BIRMINGHAM, Ala – Danielle Kang arrived like a rockstar to her press conference at the U.S. Women’s Open on Wednesday. With her cell phone in hand, in the midst of a call, she took her seat on stage in the media center.
“Give me a sec,” she said politely to the media, as she proceeded to wrap-up her call.
The usual introductions began. Danielle Kang, two-time USGA champion, now in the media center. She played nine holes at Shoal Creek on Monday.
“Oh, I’m getting a phone call,” Danielle chuckled as her phone lit up.
It was her mother, Grace Lee, who often travels with her daughter.
“’You called me during the press conference,’” Danielle explained to her mother. “’Can you go back to my spot on the range, please? Because I’m doing a press conference right now. Ok, cool. I’ll see you there later. Bye.’”
But that wasn’t the only call that came up during her press conference.
Danielle, like most players in the field, hasn't been able to get as familiar with Shoal Creek as she would have liked. Subtropical Storm Alberto had a hand in that, limiting practice time on the already oversaturated track. Monday, Danielle squeezed in a quick round on Shoal Creek’s back nine. But as practice rounds were cancelled Tuesday and during the morning on Wednesday, Danielle didn’t get to play the front nine. She planned to put her name on a standby list in hopes of playing the other half of the course on Wednesday afternoon.
“As long as there's a fairway and a green, there's nothing really I can do anything about,” Danielle said, taking the weather in stride. “I'm sure some people are definitely stressed out. It's the U.S. Open. They can't practice.”
But Danielle got a virtual tour of sorts via a phone call with PGA Tour professional, Trey Mullinax, who grew up in the Birmingham area and played for the University of Alabama. Mullinax, a winner on the Web.com Tour, planned to walk Shoal Creek this week with Danielle. But when Mullinax earned his way into the field at the Memorial Tournament being played this week on the PGA Tour, Danielle had to rely on a call from her friend for the inside scoop.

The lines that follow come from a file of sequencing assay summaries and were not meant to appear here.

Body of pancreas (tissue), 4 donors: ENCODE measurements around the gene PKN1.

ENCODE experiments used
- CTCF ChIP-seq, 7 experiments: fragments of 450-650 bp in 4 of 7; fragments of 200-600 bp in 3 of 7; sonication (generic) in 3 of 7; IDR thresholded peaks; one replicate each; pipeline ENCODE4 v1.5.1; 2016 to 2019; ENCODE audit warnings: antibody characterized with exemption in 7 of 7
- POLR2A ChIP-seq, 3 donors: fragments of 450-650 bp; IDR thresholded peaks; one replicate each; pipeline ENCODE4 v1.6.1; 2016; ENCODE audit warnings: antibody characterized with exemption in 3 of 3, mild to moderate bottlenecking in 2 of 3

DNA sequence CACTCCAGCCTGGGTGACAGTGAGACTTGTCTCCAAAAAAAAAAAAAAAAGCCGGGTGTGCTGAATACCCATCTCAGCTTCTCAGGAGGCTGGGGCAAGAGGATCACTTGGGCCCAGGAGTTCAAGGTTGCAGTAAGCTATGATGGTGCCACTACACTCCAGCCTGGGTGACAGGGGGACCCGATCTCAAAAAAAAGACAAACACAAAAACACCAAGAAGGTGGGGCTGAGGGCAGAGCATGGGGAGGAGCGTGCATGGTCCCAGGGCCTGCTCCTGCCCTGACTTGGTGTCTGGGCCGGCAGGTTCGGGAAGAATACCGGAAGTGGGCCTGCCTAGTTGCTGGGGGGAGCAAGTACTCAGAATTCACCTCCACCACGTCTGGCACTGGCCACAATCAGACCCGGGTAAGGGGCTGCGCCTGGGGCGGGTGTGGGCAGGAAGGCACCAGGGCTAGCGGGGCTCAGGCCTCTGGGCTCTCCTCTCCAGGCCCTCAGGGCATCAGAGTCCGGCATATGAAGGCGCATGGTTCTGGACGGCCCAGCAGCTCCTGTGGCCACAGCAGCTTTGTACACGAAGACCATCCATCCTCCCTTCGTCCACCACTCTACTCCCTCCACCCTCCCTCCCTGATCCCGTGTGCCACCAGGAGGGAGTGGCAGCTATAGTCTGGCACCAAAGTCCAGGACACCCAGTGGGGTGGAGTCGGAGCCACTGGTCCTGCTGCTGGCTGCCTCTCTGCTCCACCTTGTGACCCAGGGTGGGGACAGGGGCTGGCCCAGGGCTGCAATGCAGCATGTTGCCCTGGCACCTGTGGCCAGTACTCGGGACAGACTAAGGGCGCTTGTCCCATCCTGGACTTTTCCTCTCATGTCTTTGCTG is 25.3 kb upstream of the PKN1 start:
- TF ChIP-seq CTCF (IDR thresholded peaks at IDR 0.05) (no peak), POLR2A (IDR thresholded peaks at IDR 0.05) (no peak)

“He walked me through the whole golf course from one to 18 on the phone,” said Danielle. “I feel like I've played it. I have the yardage book. My caddie is stressed out. He hasn't walked it. I'm really okay.”
This wasn’t the first time Danielle relied on other professionals to help her get familiar with new courses. In 2014, when the U.S. Open and U.S. Women’s Open were both staged at Pinehurst, Danielle borrowed Dustin Johnson’s yardage book. In 2017 she relied on a call with her brother Alex, who is also a professional golfer, during the week of the KPMG Women's PGA Championship at Olympia Fields Country Club. Alex walked his sister through the layout, helping her strategize a plan for the week, which resulted in her first major victory on Tour. Danielle's call with Mullinax could help her find similar success at the U.S. Women’s Open, in an event where she's struggled in years past and has has yet to crack the top 10 in eight prior starts.
“Whoever knows the golf course the best when they reach out, I'm open ears,” said Danielle.
When opportunity calls, she's ready to answer.